Why diplomacy is failing in Syria

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Manish Rai

There have been multiple diplomatic efforts to resolve the Syrian conflict since it erupted in 2011, but all have ended in vain. Even recently, no agreement was reached or set out in a final document at the ministerial meeting on Syria held in the Swiss lakeside city of Lausanne. It proved to be a futile exercise. The meeting came to an end without even the release of a joint statement by its participants. With yet another failed peace talk on Syria, the question on everyone’s mind is why all efforts keep failing.
Everybody agrees that Syria needs a peaceful solution to the conflict, which should be reached through a dialogue, but until now no diplomatic effort in the case of Syria has proved to be successful. Even this failure of diplomacy raises a question mark on the credibility of the United Nations (UN) as in every failed peace talks the UN was involved either directly or indirectly. It wouldn’t be wrong to say that Syria has exposed the reality of a 20th century UN struggling to respond to 21st century challenges, in which it finds itself in a helpless state in responding to regional and international proxy wars like that in Syria.
It is often argued that talks are failing due to ‘irreconcilable’ differences between the United States and Russia over the conflict, and that is absolutely right. But there is another reason as well that is leading to failure of peace talks. We all know that external intervention has the adverse effect of prolonging a conflict beyond its natural life span. One study that was based on every UN peacemaking effort since 1945 found that peacemaking efforts succeeded in resolving two-thirds of conflicts where only two sides were involved. However, where there were multiple sides to a conflict, the success rate dropped considerably to only a quarter.
That is exactly what is happening in the case of Syria. The Syrian conflict has multiple dimensions with many parties involved. Syria has become the theatre for a battle between Sunni Arab states and Shia Iran, between the West (along with its Arab and Turkish allies) against the so-called Islamic State, between the West and Russia, and between Turkey and the Kurds, who Ankara sees as a threat to its own territorial integrity. What began as a conflict between President Bashar al-Assad and sections of his own people has become a wider regional struggle. Consequently, in Syria’s case it is becoming very hard to get a peaceful solution that is acceptable to all sides.
The two powers, the United States and Russia, which are supporting different sides in the conflict, can play a vital role in bringing a solution to the conflict through a dialogue between all parties. Together, the United States and Russia should push for negotiations that convene the regional supporters of the opposition and the regime. A regional track is needed because the Syrian civil war has become a proxy regional war principally between Saudi Arabia and Iran, but with important roles played by Qatar, Turkey, and Iraq. Until the main external supporters reach some sort of accommodation, they would continue to fund, arm and otherwise give their proxies a hope of victory.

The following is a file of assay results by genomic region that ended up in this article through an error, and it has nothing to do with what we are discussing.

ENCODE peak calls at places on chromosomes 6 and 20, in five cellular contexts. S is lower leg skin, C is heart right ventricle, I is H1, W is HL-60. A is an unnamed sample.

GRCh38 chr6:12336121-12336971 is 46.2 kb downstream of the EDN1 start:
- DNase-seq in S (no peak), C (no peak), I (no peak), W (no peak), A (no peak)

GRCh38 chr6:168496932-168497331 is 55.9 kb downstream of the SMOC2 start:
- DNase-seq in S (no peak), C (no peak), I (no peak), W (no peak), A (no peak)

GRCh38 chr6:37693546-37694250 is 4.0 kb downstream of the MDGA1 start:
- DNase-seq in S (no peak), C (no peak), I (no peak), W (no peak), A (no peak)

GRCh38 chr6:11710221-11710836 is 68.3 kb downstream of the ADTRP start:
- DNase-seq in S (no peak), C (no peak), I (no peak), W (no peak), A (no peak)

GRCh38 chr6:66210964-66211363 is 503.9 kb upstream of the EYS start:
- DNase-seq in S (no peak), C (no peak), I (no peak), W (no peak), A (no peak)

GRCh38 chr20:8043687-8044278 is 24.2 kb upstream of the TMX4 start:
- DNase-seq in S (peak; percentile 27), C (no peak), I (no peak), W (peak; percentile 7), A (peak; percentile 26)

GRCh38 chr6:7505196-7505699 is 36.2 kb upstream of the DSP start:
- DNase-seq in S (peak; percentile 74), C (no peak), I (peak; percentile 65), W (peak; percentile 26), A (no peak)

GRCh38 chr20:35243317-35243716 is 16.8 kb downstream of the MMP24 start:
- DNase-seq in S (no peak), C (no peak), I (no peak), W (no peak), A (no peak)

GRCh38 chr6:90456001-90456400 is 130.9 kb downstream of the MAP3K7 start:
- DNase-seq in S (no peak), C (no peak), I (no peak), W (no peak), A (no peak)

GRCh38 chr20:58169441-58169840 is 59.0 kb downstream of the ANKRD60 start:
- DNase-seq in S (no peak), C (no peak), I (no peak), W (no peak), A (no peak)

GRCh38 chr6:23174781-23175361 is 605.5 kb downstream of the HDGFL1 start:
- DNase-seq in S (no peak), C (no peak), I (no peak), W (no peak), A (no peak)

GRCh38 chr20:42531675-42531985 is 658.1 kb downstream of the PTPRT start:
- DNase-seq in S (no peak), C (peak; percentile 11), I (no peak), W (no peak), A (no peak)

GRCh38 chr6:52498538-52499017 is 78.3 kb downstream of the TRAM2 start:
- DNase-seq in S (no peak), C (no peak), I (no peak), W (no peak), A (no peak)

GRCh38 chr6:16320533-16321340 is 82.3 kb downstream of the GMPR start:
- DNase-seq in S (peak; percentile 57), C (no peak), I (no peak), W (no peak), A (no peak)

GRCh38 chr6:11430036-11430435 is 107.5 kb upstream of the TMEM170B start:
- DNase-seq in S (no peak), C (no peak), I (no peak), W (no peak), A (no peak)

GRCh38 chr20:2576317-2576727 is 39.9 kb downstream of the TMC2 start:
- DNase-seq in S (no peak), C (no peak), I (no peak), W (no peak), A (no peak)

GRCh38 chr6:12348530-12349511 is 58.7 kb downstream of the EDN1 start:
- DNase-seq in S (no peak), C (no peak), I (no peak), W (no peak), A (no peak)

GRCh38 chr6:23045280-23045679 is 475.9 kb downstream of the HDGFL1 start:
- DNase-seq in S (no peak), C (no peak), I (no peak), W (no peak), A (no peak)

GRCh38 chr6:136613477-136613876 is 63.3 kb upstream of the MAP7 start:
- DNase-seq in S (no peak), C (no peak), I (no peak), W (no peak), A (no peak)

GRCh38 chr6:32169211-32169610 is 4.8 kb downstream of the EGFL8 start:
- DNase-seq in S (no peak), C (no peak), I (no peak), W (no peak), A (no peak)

The same kind of dynamic played out frequently during the Cold War, lasting decades in Angola, Guatemala and Vietnam. The United States can nudge Qatar, Saudi Arabia and Turkey into a more constructive role in the negotiations, and Russia might be able to do the same with Iran. Any future peace talks for Syria should be structured in a multilayer format, including every party in the conflict such as the US and Russia, regional countries supporting different parties in the conflict, the Syrian government and opposition groups. It is essential for key regional powers including Iran, Saudi Arabia, Qatar and Turkey to accept the need to militarily disengage from the Syrian conflict, and to accept that a broader regional sectarian conflagration is not in anyone’s strategic interests. Behind these powers, the Arab League, the United States and Russia have a crucial role to play as potential guarantors of any negotiated settlement. It is also essential for the UN Security Council to signal its determination to punish violations of any peace agreement.
But to achieve this kind of a comprehensive dialogue some preparatory measures should be undertaken. A working groups model of the peace process should also be considered. It is similar to the earlier proposal of thematic working groups put forth by the UN Special Envoy for Syria Staffan de Mistura. Mr Mistura originally envisioned four such groups that would sound out Syrian actors and their sponsors on discrete issues instead of trying to conclude one single peace and transition deal for all of Syria. Moreover, the ‘talk while you fight’ arrangement can also be tired. Certainly, it won’t end the war, but it can perhaps limit the human suffering, allow for constructive engagement across the frontlines on isolated issues, and pave the way for a more meaningful political dialogue later.